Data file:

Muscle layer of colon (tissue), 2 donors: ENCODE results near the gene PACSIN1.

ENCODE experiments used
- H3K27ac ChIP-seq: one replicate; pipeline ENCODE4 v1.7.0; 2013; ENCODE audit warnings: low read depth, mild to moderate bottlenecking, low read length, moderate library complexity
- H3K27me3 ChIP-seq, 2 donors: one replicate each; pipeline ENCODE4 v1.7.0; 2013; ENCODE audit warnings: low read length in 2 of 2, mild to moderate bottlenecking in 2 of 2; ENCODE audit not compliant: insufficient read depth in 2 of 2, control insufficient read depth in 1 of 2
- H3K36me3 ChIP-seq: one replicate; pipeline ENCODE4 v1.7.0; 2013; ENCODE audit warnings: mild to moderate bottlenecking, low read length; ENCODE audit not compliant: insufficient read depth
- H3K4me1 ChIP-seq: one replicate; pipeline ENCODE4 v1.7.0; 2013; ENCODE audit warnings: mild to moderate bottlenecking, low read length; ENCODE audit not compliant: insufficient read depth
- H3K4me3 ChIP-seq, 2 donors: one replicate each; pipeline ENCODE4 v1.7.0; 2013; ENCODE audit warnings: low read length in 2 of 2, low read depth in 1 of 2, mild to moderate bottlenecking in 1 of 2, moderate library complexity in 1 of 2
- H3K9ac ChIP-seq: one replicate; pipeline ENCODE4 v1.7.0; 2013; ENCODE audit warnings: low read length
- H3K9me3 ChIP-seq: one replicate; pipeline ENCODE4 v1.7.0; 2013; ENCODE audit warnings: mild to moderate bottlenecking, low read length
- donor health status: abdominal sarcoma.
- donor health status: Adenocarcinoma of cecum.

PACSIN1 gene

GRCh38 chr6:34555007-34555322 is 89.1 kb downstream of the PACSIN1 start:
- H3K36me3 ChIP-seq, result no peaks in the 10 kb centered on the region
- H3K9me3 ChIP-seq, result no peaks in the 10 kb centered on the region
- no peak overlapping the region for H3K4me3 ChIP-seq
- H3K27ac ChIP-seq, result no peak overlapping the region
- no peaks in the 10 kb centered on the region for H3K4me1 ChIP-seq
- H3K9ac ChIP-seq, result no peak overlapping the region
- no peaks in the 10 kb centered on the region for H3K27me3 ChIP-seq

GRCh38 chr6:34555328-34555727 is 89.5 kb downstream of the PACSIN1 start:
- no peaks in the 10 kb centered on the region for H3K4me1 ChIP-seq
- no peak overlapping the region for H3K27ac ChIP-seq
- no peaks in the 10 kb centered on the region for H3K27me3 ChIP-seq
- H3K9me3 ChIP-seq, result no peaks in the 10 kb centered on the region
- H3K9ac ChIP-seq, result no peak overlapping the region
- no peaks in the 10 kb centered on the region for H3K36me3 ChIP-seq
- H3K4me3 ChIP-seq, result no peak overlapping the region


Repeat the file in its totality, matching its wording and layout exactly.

Muscle layer of colon (tissue), 2 donors: ENCODE results near the gene PACSIN1.

ENCODE experiments used
- H3K27ac ChIP-seq: one replicate; pipeline ENCODE4 v1.7.0; 2013; ENCODE audit warnings: low read depth, mild to moderate bottlenecking, low read length, moderate library complexity
- H3K27me3 ChIP-seq, 2 donors: one replicate each; pipeline ENCODE4 v1.7.0; 2013; ENCODE audit warnings: low read length in 2 of 2, mild to moderate bottlenecking in 2 of 2; ENCODE audit not compliant: insufficient read depth in 2 of 2, control insufficient read depth in 1 of 2
- H3K36me3 ChIP-seq: one replicate; pipeline ENCODE4 v1.7.0; 2013; ENCODE audit warnings: mild to moderate bottlenecking, low read length; ENCODE audit not compliant: insufficient read depth
- H3K4me1 ChIP-seq: one replicate; pipeline ENCODE4 v1.7.0; 2013; ENCODE audit warnings: mild to moderate bottlenecking, low read length; ENCODE audit not compliant: insufficient read depth
- H3K4me3 ChIP-seq, 2 donors: one replicate each; pipeline ENCODE4 v1.7.0; 2013; ENCODE audit warnings: low read length in 2 of 2, low read depth in 1 of 2, mild to moderate bottlenecking in 1 of 2, moderate library complexity in 1 of 2
- H3K9ac ChIP-seq: one replicate; pipeline ENCODE4 v1.7.0; 2013; ENCODE audit warnings: low read length
- H3K9me3 ChIP-seq: one replicate; pipeline ENCODE4 v1.7.0; 2013; ENCODE audit warnings: mild to moderate bottlenecking, low read length
- donor health status: abdominal sarcoma.
- donor health status: Adenocarcinoma of cecum.

PACSIN1 gene

GRCh38 chr6:34555007-34555322 is 89.1 kb downstream of the PACSIN1 start:
- H3K36me3 ChIP-seq, result no peaks in the 10 kb centered on the region
- H3K9me3 ChIP-seq, result no peaks in the 10 kb centered on the region
- no peak overlapping the region for H3K4me3 ChIP-seq
- H3K27ac ChIP-seq, result no peak overlapping the region
- no peaks in the 10 kb centered on the region for H3K4me1 ChIP-seq
- H3K9ac ChIP-seq, result no peak overlapping the region
- no peaks in the 10 kb centered on the region for H3K27me3 ChIP-seq

GRCh38 chr6:34555328-34555727 is 89.5 kb downstream of the PACSIN1 start:
- no peaks in the 10 kb centered on the region for H3K4me1 ChIP-seq
- no peak overlapping the region for H3K27ac ChIP-seq
- no peaks in the 10 kb centered on the region for H3K27me3 ChIP-seq
- H3K9me3 ChIP-seq, result no peaks in the 10 kb centered on the region
- H3K9ac ChIP-seq, result no peak overlapping the region
- no peaks in the 10 kb centered on the region for H3K36me3 ChIP-seq
- H3K4me3 ChIP-seq, result no peak overlapping the region